Stress and aging act through common mechanisms to elicit neuroinflammatory priming.
Fonken LK, Frank MG, Gaudet AD, Maier SF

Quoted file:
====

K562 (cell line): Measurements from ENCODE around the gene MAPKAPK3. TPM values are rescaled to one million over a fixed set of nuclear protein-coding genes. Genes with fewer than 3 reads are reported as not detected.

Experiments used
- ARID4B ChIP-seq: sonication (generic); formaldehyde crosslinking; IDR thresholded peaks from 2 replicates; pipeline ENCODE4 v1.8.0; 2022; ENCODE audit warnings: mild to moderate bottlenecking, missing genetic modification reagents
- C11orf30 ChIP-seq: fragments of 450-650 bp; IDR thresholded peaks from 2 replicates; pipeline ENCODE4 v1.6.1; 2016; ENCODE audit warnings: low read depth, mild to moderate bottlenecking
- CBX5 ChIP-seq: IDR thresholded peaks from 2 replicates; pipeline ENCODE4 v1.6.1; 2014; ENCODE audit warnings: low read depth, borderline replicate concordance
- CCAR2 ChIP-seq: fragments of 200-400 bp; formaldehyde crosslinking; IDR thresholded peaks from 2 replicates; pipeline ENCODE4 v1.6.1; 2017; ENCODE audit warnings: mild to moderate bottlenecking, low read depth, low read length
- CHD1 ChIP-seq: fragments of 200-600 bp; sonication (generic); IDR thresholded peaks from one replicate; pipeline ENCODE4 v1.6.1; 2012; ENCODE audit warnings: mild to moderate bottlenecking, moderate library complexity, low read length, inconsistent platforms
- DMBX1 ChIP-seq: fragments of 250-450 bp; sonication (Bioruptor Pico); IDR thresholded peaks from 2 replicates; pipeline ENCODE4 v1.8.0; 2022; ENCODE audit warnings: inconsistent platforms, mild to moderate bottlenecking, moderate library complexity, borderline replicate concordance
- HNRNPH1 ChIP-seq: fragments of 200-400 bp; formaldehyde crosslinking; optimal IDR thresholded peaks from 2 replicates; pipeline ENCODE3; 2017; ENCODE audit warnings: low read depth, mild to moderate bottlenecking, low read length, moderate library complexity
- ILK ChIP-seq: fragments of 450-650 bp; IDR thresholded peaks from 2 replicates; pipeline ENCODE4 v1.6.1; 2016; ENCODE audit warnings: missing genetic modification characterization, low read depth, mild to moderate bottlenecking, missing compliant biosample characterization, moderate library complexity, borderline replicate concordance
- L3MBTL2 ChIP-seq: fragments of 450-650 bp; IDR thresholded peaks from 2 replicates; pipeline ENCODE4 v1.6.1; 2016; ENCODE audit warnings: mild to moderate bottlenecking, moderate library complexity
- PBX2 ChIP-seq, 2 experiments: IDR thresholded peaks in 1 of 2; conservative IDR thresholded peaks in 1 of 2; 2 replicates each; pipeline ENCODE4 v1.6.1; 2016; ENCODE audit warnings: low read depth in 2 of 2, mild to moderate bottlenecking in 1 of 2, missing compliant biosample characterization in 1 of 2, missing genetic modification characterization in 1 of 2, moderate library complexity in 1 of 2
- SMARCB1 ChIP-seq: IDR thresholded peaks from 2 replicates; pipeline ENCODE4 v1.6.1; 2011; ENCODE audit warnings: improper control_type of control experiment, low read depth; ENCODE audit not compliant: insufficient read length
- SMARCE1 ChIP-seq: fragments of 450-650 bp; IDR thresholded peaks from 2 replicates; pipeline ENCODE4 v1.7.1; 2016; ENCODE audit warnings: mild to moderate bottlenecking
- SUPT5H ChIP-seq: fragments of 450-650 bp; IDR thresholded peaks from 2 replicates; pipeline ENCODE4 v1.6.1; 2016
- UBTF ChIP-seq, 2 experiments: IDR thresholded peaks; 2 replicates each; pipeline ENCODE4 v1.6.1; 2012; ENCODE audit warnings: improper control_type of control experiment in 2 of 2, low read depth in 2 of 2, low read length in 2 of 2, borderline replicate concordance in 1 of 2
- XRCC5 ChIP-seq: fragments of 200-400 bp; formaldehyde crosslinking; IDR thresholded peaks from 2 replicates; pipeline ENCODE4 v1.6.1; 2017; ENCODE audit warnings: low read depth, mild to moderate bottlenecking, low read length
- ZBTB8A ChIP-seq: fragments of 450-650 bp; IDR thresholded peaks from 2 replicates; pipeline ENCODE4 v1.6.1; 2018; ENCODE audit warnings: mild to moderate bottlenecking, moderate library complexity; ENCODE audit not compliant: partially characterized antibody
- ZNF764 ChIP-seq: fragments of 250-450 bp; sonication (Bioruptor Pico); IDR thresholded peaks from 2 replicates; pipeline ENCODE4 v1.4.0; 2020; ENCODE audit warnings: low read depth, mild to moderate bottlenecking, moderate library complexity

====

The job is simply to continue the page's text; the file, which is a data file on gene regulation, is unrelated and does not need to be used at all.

Over the course of an animal's lifespan, there is a protracted breakdown in basic homeostatic functions. Stressors (both psychological and physiological) can accelerate this process and compromise multiple homeostatic mechanisms. For example, both stress and aging can modulate neuroinflammatory function and cause a primed phenotype resulting in a heightened neuroinflammatory profile upon immune activation. Microglia, the brain's resident myeloid cell, produce "silent" immune machinery in response to stress and aging that does not cause immediate immune activation; rather, these changes prime the cell for a subsequent immune insult. Primed microglia exhibit a hyperinflammatory response upon immune activation that can exacerbate pathology. In this review, we will explore parallels between stress- and aging-induced neuroinflammatory priming. First, we will provide a background on the basic principles of neuroimmunology. Next, we will discuss evidence that neuroinflammatory responses become primed in the context of both stress and aging. We will also describe cell-specific contributions to neuroinflammatory priming with a focus on microglia. Finally, common mechanisms underlying priming in the context of stress and aging will be discussed: these mechanisms include glucocorticoid signaling; accumulation of danger signals; dis-inhibition of microglia; and breakdown of circadian rhythms. Overall, there are multifarious parallels between stress- and aging-elicited neuroinflammatory priming, suggesting that stress may promote a form of premature aging. Further unravelling mechanisms underlying priming could lead to improved treatments for buffering against stress- and aging-elicited behavioral pathologies.